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New Policy Recommends that Children Refrain from the Sport of Boxing Due to Risks

A new policy statement released from the American Academy of Pediatrics and the Canadian Pediatric Society recommends that children should not be encouraged to participate in the sport of boxing.  This new law could impact brain injury lawsuits.

"In boxing, children and youth are encouraged and rewarded for hitting the head. We're saying, don't put kids in a sport where hitting the head is condoned and encouraged," said Dr. Claire LeBlanc, co-author of the new position statement and chair of the Canadian Pediatric Society's Healthy Active Living and Sports Medicine Committee.

There has recently been more evidence on the dangers of blows to the head through boxing.

Since the information was released, the pediatric groups decided to review and update the policy statement.

About 18,000 people under the age of 19 are estimated to participate in boxing in the United States.

There are many supporters of the sport, however, and feel that it is beneficial for youth to participate in. Their reasons include: a good option for exercise and can help children develop self-discipline and self-confidence.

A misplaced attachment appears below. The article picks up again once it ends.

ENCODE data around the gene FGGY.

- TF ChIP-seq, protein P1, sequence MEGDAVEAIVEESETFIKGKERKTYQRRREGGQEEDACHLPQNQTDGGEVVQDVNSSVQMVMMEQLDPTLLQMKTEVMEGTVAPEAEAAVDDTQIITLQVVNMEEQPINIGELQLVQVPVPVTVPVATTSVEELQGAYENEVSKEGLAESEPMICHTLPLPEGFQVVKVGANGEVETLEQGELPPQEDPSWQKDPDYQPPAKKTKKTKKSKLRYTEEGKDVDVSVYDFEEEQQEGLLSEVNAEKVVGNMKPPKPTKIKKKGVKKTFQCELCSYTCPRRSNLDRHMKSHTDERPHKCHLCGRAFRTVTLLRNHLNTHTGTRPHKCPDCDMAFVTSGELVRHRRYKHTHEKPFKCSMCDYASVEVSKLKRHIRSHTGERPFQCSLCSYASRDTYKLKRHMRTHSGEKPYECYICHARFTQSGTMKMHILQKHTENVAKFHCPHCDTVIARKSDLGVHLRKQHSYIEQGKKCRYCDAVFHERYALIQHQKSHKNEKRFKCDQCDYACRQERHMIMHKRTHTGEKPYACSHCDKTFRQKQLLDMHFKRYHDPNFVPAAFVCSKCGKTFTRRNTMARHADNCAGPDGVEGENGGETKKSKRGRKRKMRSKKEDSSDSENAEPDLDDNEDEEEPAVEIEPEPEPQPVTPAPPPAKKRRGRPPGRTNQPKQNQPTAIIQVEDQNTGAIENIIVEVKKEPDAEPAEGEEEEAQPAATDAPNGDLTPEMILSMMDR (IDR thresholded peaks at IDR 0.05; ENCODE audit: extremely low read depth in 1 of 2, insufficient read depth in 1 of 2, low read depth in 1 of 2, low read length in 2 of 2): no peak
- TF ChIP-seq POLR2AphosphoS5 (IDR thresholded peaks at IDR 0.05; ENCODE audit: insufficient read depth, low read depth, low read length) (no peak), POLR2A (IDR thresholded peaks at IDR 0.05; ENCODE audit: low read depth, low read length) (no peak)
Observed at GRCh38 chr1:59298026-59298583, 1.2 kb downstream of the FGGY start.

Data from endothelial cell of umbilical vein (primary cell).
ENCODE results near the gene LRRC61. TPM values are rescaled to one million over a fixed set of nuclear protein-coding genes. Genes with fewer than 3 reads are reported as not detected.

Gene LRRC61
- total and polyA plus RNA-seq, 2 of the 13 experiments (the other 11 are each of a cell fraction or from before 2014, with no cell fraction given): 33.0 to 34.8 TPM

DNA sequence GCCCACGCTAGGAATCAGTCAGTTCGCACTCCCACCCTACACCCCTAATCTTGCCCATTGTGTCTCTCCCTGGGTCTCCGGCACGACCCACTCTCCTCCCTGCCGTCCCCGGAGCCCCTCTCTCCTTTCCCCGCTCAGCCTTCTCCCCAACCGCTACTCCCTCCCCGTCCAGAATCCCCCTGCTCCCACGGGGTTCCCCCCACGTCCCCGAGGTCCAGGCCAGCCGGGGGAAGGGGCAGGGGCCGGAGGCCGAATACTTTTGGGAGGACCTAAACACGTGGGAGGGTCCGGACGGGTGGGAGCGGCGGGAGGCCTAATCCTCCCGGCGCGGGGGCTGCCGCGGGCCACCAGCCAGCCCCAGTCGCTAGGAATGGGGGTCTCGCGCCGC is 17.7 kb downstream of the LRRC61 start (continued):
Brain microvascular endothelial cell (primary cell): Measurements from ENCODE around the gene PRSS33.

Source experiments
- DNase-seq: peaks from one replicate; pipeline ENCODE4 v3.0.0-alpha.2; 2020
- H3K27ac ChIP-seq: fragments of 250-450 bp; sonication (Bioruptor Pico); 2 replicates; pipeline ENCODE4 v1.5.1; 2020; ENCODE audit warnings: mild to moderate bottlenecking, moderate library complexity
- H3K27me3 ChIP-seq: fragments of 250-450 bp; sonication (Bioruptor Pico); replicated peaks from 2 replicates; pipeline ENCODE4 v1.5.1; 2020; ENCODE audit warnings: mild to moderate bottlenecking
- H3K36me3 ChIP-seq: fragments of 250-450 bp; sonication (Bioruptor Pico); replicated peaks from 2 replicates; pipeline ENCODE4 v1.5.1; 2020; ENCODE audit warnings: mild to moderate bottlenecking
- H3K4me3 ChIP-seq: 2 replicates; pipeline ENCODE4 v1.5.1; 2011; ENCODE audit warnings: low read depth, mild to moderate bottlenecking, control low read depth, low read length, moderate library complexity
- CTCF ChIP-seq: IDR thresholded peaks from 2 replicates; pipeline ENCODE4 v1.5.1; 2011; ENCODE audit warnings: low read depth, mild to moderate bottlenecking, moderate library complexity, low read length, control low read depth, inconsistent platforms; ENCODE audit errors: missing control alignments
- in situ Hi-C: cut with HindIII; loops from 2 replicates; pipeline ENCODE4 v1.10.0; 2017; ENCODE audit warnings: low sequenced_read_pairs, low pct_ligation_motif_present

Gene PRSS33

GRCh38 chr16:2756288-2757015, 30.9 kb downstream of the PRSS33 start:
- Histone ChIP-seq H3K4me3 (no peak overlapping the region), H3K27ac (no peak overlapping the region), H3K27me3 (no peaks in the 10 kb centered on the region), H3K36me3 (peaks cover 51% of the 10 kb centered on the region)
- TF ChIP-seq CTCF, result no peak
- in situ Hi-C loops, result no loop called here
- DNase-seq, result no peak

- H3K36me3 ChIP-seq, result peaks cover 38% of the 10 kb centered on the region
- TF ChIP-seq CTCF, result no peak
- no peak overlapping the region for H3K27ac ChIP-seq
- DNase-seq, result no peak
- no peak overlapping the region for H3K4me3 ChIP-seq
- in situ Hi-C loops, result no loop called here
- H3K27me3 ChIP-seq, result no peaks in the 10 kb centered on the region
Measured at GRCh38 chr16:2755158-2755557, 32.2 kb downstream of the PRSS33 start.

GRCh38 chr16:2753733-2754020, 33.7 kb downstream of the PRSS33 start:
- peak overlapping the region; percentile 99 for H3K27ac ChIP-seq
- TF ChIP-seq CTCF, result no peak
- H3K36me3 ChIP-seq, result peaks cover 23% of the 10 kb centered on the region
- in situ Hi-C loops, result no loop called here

Opponents also note that the injury rates through boxing are lower than in other contact sports, such as football, wrestling, soccer, and ice hockey.

"Can't kids get 60 minutes of aerobic activity without promoting violence or blows to the head?" asked LeBlanc.

Brain injury is the most serious injury that can occur from boxing, and between 1918 and 1998 there were 659 boxers who died from catastrophic brain injury.

According to the policy statement, concussion is the most common injury that occurs in boxing. Following is open cuts and wounds.

Since young brains are vulnerable to injury, concussions in children and teens are of particular concern. Concussion recovery rates takes much longer in young people than in adults.

"We just can't say that repetitive blows to the head aren't dangerous. We have a much better understanding of concussions now, and repetitive concussions can have a negative impact on many aspects of cognitive function," said LeBlanc.

Since boxers also have to make their weight class, another concern is that this can lead to dangerous behaviors. Examples include limiting fluids and taking fluid-reducing medications to lose weight before a fight.

Director of trauma and injury prevention at Children’s Hospital in Pittsburgh Dr. Barbara Gaines agreed that there are some benefits to boxing but also pointed out that children lack decision-making abilities, therefore cannot judge potential risks like adults can.